I am writing in response to Ms. Githens’s Letter, “Parent Asks for High Standards and Return to Common Decency in Schools,” which appeared on February 15. In this letter, Ms. Githens voices her objection to the decision by some Westfield High School English teachers to include the 2007 National Book Award winner, 'The Absolutely True Diary of a Part-Time Indian,' by Sherman Alexie, as part of their curricula.
Ms. Githens complains about “new age, graphic narratives filled with expletives” and their “potential devastation…on our children’s overall quality of learning.” She also condemns the “anything goes” philosophy she feels exists in many of our schools. Ms. Githens goes on to articulate her view that books such as 'The Absolutely True Diary of a Part-Time Indian'
replace literature of “higher educational merit” and her opinion that teachers should succumb to parents’ advice about education.
Several students have written letters (WHS Student Commends District for Reading Selections in Letter and Letter: WHS Junior Defends Controversial Novel) responding eloquently to Ms. Githens’s pronouncements and expressing their own perspectives on why reading books such as this one is of value. These students dispelled the notion that Alexie’s book reflects moral deterioration and emphasized how it actually encourages critical thinking and a broad and open view of the world. Their letters also demonstrate how well these students can evaluate and respond to arguments and articulate their own views. They show just how well educated Westfield students are, and I imagine our teachers had something to do with this.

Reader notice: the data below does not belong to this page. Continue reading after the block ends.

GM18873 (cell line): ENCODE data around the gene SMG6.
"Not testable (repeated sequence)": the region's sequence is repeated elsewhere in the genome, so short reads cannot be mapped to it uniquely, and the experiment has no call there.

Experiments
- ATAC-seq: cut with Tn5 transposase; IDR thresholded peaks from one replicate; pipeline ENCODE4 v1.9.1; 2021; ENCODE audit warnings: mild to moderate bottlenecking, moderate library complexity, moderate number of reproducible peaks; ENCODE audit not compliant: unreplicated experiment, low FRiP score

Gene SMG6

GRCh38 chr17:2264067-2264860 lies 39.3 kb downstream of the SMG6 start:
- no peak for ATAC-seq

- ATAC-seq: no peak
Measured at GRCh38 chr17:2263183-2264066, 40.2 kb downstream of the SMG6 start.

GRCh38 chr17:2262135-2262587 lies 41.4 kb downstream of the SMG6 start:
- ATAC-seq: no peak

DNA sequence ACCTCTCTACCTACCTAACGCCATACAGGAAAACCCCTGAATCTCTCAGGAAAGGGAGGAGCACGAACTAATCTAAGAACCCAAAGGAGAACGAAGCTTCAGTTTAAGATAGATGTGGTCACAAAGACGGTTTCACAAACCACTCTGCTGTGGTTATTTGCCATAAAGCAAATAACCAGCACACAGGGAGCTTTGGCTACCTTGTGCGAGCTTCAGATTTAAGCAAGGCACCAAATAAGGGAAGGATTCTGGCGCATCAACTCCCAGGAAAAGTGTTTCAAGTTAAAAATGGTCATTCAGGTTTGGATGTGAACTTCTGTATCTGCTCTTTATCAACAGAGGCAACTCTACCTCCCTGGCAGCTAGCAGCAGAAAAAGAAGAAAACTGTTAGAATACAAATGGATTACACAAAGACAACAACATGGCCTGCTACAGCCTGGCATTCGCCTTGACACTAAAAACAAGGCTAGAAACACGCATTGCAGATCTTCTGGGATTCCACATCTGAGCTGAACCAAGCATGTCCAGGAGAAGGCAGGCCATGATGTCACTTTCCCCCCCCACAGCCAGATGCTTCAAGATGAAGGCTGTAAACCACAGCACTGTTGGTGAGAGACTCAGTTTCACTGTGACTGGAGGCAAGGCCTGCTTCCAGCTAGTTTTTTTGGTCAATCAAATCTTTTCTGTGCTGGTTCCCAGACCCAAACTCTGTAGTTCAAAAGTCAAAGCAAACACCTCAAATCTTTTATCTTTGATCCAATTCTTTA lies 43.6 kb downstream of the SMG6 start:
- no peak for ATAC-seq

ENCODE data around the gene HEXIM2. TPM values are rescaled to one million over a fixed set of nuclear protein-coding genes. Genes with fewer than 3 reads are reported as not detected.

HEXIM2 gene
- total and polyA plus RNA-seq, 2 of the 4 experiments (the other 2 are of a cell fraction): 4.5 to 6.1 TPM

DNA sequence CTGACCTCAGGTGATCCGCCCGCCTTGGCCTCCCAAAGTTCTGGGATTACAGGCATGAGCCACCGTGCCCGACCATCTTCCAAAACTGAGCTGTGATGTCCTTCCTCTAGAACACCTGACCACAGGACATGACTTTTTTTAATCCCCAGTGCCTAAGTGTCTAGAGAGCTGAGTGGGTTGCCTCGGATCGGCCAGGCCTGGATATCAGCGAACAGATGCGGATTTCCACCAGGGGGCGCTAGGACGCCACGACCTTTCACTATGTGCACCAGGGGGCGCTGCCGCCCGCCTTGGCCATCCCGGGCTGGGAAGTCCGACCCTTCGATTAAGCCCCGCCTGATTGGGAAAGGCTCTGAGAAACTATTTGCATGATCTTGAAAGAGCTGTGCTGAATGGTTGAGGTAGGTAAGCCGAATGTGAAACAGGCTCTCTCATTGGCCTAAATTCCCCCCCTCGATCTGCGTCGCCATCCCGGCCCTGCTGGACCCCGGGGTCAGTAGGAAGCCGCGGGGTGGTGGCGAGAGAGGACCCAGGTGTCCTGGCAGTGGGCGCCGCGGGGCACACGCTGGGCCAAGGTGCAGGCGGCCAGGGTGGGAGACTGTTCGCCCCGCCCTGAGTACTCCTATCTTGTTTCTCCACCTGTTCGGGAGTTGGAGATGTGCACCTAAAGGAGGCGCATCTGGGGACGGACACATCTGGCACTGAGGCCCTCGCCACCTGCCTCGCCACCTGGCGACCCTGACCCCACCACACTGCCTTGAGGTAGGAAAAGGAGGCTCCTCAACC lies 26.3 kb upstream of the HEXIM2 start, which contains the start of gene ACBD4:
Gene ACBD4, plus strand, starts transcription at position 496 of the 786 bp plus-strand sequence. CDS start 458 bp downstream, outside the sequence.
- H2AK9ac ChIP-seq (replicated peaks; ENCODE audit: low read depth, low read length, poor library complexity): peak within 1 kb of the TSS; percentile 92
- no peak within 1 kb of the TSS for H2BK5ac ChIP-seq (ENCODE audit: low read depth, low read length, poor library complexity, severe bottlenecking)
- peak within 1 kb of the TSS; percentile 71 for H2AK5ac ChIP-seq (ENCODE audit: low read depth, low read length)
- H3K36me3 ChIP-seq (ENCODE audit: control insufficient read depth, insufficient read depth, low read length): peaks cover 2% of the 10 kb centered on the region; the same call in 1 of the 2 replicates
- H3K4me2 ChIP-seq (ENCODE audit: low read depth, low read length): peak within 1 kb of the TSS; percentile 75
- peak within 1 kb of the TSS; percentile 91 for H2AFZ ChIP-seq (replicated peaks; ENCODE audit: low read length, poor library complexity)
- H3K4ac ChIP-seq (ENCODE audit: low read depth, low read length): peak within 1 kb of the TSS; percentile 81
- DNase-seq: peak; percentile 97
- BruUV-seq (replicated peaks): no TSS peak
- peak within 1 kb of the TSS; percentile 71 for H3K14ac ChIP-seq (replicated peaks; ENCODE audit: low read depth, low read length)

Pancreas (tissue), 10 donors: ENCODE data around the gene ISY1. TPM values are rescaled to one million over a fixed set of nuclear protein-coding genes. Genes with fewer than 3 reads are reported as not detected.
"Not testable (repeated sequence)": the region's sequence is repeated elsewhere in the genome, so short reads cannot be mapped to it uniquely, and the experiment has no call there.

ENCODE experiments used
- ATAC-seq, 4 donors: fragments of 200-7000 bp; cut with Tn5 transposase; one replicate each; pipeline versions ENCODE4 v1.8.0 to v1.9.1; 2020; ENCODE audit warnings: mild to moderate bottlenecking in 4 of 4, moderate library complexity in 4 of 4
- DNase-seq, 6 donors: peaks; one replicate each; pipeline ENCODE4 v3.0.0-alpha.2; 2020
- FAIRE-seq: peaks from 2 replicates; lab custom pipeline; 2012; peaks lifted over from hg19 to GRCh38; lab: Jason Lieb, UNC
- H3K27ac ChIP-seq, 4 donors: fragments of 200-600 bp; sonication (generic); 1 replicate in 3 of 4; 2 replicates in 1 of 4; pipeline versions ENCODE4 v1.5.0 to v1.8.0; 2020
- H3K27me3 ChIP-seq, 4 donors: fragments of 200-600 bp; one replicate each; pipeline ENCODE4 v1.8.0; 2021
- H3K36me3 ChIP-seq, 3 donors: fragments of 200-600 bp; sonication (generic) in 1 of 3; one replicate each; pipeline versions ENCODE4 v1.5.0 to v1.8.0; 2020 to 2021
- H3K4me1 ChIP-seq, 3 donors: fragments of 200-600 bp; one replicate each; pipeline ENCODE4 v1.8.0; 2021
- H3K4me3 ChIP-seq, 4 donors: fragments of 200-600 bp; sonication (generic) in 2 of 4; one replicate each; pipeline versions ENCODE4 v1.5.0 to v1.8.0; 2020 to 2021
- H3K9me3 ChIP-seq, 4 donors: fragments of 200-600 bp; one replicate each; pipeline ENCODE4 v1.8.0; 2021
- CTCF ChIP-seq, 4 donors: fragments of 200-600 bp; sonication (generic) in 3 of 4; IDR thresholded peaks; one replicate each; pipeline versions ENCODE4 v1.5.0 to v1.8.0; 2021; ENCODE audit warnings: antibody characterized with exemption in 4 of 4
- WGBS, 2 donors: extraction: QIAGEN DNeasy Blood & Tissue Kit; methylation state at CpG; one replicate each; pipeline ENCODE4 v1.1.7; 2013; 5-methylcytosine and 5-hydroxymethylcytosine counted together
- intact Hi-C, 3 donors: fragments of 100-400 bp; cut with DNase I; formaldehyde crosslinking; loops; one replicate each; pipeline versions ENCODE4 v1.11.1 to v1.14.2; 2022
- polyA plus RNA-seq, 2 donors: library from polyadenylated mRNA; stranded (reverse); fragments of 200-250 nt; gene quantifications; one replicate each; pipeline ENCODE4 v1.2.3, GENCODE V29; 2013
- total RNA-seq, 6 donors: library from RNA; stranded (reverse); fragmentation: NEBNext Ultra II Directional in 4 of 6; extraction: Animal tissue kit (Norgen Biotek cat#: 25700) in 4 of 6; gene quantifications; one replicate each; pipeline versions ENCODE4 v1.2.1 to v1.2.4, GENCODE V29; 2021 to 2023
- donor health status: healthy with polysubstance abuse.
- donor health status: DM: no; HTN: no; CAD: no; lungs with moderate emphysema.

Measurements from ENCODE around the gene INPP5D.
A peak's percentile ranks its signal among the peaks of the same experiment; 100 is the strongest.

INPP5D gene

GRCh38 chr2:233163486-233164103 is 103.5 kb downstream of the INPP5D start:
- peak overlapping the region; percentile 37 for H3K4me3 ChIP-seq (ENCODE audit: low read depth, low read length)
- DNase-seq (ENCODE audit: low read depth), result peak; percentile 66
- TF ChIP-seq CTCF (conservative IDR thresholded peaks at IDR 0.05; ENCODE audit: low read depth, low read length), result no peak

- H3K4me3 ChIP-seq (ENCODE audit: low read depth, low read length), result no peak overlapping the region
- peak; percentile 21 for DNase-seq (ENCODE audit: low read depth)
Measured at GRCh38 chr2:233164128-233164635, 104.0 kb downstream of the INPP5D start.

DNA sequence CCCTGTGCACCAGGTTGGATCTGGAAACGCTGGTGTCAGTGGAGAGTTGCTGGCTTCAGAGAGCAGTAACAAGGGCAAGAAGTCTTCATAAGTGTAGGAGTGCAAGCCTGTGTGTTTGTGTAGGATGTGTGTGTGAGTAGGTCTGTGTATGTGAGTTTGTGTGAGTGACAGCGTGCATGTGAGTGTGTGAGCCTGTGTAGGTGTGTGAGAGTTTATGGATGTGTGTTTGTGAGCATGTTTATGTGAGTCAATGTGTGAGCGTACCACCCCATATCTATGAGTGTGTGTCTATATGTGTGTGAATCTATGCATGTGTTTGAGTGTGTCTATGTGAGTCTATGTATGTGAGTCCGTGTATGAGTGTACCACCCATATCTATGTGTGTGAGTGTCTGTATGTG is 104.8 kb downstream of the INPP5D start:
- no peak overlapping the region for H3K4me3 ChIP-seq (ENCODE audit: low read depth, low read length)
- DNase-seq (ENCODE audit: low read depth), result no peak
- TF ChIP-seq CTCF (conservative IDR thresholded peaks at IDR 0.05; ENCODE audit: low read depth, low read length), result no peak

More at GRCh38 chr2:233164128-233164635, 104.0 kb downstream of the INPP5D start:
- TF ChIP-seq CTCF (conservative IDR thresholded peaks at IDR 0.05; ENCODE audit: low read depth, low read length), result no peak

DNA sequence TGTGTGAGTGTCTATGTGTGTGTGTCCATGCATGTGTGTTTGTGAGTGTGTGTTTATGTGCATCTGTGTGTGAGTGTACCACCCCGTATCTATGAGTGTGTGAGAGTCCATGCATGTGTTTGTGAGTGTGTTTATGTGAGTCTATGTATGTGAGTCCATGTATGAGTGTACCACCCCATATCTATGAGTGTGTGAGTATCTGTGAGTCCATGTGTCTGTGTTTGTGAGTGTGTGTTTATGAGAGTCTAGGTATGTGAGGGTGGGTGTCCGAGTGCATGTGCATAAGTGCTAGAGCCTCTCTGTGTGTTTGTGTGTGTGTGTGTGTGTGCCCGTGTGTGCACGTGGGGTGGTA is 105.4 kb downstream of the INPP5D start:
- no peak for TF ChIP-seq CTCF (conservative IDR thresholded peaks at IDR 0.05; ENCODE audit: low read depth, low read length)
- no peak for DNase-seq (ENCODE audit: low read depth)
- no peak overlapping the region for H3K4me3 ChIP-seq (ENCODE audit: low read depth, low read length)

What the students’ letters don’t fully address, however, is some of the frightening implications of Ms. Githens’s thoughts and suggestions. Ms. Githens’s statement that the “contents of many of these young adult novels deemed educational would distress any principled adult” reflects a lack of tolerance and open-mindedness. While Ms. Githens might believe that novels that contain expletives and references to masturbation are “perverse,” luckily not everyone sees things this way. In fact, many people would disagree with her assessment of perversity and vulgarity. Moreover, the idea that parents should micromanage public school curricula is misguided. Imagine all the literary works, many of which are central to the Western literary canon, that might have been banned had puritanical pressure won the day: 'The Grapes of Wrath' by John Steinbeck, 'The Adventures of Huckleberry Finn' by Mark Twain, and 'The Catcher in the Rye' by J.D. Salinger, to name a few. There have been objections, as well, to vulgarity and “undesirable themes” in works by Shakespeare, Flaubert, and Nabokov!
It is definitely reasonable for parents to demand that public schools provide excellent education. However, it is completely unreasonable, unrealistic, and undesirable for parents to try to control every aspect of public education and to try to impose their individual views and preferences on the entire school system.
Robin Rosen Chang